EDITORS NOTE: Please go into the link provided at the end to view the pictures. They are devastating!In the Anthropocene, the argument that deforestation’s economic benefits overrule its environmental impact no longer holds weight
BY EDWARD BURTYNSKY, JENNIFER BAICHWAL AND NICHOLAS DE PENCIER
Updated 16:54, Oct. 30, 2018 Published 11:59, Oct. 15, 2018
Forests are indispensable to life on this planet. Nearly 1.6 billion people rely on them as sources of food, income, or shelter. Humans have altered over 75 percent of ice-free land on the planet with agriculture, mining, urbanization, and industrialization. And around half of the world’s original forests have been cleared, fragmented, or degraded for human use. These are hard statistics to conceptualize, especially in Canada, where forest spans coast to coast. The boreal, which is the primarily coniferous stretch of dense forest that spans the northern hemisphere above the fiftieth parallel, is a complex landscape of vibrant biodiversity supporting not only the lives of flora and fauna but humans as well.
In total, Canada has 347 million hectares of forest, some of which has the capacity to absorb approximately six tonnes of carbon dioxide each year. In a 2017 study, the Nature Conservancy of Canada and TD Bank Group concluded that the cost to society of losing the ecological services forests provide would be between $5,800 and $46,000 per hectare per year.
Yet we find it almost impossible to factor this cost into our policies and industrial choices. The arguments against preservation are usually presented in economic terms—jobs created, communities sustained, and so on. Since 2003, when the BC government voided a provision known as “appurtenancy,” wherein a company’s ability to log forests on provincial land was contingent on it running logs through local mills, the export of unprocessed raw logs has dramatically increased. The number of forestry–processing jobs has commensurately shrunk. Between 2000 and 2017, as raw log exports grew, BC forest companies’ work forces shrank by nearly half.
There is an old-style, resource-based mindset in BC—or, at least, a cynical short-sightedness. In either case, it is a tragedy that less than 10 percent of old-growth forest remains on Vancouver Island. How do we shift this mindset? Other countries have shown leadership from which Canada could learn. In the mid-2000s, Guyana’s then president Bharrat Jagdeo proposed that the entirety of Guyana’s rainforest be placed under internationally verified supervision, with sufficient economic incentives to refrain from logging. In an op-ed for the bbc, Jagdeo argued that deforestation occurs because the global economy values wood products that can be sold after trees are killed rather than the services provided by trees when they are alive. The “frequent proposals” from investors to convert Guyana’s forests into land for agriculture or biofuels would be, as he said, a “quick way to meet the development challenges [Guyana] face[s].” Jagdeo took the long view. In November 2009, Norway signed an agreement that provided investment of $250 million (US) to preserve rainforests in Guyana over five years—a move hailed by the Independent as “one of the biggest forest conservation deals ever signed.”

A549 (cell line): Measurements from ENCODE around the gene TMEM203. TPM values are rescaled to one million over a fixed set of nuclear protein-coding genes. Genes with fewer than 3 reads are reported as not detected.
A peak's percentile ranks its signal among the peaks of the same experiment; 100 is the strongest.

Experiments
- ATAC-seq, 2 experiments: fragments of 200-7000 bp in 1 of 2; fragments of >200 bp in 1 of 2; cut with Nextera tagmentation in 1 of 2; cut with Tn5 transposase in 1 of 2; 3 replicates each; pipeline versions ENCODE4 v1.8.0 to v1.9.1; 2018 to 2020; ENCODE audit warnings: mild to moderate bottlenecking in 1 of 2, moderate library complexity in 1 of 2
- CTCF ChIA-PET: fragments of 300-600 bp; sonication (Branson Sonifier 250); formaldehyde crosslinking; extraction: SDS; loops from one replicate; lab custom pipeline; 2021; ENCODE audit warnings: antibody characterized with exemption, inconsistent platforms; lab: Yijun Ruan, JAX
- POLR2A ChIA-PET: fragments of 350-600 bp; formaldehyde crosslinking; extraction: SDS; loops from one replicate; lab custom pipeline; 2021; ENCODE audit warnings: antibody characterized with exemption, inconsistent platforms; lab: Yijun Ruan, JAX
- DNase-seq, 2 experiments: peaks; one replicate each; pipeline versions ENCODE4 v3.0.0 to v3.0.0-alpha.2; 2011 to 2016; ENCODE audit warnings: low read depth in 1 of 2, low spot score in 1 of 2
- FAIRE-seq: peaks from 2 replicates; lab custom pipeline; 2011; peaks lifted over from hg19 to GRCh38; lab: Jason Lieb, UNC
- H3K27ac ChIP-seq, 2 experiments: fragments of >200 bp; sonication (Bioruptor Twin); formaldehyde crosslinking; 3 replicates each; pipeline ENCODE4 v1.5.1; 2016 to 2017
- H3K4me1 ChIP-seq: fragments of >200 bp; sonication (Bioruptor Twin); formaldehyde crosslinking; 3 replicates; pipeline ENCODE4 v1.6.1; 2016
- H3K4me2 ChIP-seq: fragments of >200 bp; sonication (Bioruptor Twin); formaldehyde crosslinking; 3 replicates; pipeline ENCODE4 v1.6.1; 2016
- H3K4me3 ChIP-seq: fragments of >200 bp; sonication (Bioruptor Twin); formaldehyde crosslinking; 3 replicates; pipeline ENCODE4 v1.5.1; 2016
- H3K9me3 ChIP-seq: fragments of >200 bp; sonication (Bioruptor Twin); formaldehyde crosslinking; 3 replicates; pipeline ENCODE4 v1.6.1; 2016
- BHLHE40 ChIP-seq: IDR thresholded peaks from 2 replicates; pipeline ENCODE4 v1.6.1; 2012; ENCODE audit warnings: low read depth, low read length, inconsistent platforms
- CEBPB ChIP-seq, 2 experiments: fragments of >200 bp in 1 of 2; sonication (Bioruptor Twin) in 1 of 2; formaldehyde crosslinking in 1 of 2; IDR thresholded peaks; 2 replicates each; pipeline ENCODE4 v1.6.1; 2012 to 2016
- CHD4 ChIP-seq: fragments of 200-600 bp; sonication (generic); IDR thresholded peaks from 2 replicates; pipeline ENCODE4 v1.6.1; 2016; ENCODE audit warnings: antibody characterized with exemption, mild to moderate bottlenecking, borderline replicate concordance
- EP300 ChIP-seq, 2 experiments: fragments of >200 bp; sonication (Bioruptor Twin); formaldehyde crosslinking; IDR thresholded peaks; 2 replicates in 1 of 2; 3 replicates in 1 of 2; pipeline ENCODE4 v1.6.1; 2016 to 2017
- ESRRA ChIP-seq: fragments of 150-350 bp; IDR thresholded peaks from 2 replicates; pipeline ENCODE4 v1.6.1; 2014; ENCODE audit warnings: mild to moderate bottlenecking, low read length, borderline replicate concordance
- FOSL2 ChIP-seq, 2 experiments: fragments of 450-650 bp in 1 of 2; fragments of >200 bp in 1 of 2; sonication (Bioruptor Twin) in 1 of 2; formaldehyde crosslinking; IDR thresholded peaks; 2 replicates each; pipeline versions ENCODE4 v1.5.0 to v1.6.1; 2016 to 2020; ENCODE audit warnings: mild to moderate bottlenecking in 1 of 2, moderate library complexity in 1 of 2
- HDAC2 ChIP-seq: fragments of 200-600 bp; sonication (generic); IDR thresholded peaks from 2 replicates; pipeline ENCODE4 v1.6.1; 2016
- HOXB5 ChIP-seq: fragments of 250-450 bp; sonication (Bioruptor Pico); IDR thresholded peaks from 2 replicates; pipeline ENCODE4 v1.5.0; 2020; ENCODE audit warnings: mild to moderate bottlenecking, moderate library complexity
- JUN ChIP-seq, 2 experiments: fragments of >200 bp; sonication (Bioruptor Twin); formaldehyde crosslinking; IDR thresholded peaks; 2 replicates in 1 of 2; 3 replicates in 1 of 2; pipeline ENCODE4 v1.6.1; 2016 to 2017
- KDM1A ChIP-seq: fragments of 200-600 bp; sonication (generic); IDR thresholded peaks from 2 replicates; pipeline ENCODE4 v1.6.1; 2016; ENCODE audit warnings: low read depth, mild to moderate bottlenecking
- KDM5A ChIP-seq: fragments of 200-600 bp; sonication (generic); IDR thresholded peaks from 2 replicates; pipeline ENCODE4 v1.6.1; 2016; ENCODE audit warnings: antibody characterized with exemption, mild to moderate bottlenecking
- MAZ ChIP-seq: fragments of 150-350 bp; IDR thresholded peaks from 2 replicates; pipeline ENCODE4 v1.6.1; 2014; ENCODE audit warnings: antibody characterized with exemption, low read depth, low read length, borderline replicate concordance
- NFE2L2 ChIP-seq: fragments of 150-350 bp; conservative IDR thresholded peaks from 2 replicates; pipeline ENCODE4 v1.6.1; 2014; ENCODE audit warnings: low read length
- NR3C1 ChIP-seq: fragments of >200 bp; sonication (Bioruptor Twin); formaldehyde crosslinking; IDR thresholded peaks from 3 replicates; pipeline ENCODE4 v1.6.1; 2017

There is some good news in Canada: along BC’s coast, where temperate rainforests contain more biomass—the total quantity of organisms—per hectare than any other ecosystem in the world, local communities are setting examples for the preservation of our invaluable forests. Port Renfrew, once solely a logging town on Vancouver Island, is now being transformed into a destination—“Canada’s tall tree capital”—largely because of Avatar Grove, a protected sliver of old growth, and Big Lonely Doug, a 1,000-year-old Douglas fir spared by a timber worker whose singular decision turned this sixty-six-metre tree -into a symbol of old-growth preservation.
Thanks to support from the town’s chamber of commerce and local businesses, ecotourism is booming. And, in 2016, the provincial government signed an agreement with over twenty First Nations to protect 85 percent of the Great Bear Rainforest, which covers 6.4 million hectares. The other 15 percent remains available for forestry but is subject to ecosystem-based management, designed to protect both cultural and ecological values. While the agreement has been subject to criticism—primarily by those concerned that it fails to protect specific sites and habitats—it is a model of partnership between government, industry, First Nations, and environmentalists.
The conceptual idea behind the Anthropocene epoch is that humans now change the Earth and its systems more than all natural processes combined. But this doesn’t always have to mean the rapacious consumption, displacement, and destruction of all other life on the planet. It can—also mean awareness of our giant footprint and our responsibility to mitigate it. A moratorium on logging old-growth forests in BC and the rest of Canada as well as systemic and sustainable policies for our logging industry feel like fairly obvious steps. So why do we continue to cut old-growth trees in Canada?
This article originally appeared in the November 2018 issue.The Anthropocene Project is a multidisciplinary body of work from world-renowned collaborators Nicholas de Pencier, Edward Burtynsky, and Jennifer Baichwal.
Combining art, film, virtual reality, augmented reality, and scientific research, the project investigates human influence on the state, dynamic, and future of the Earth.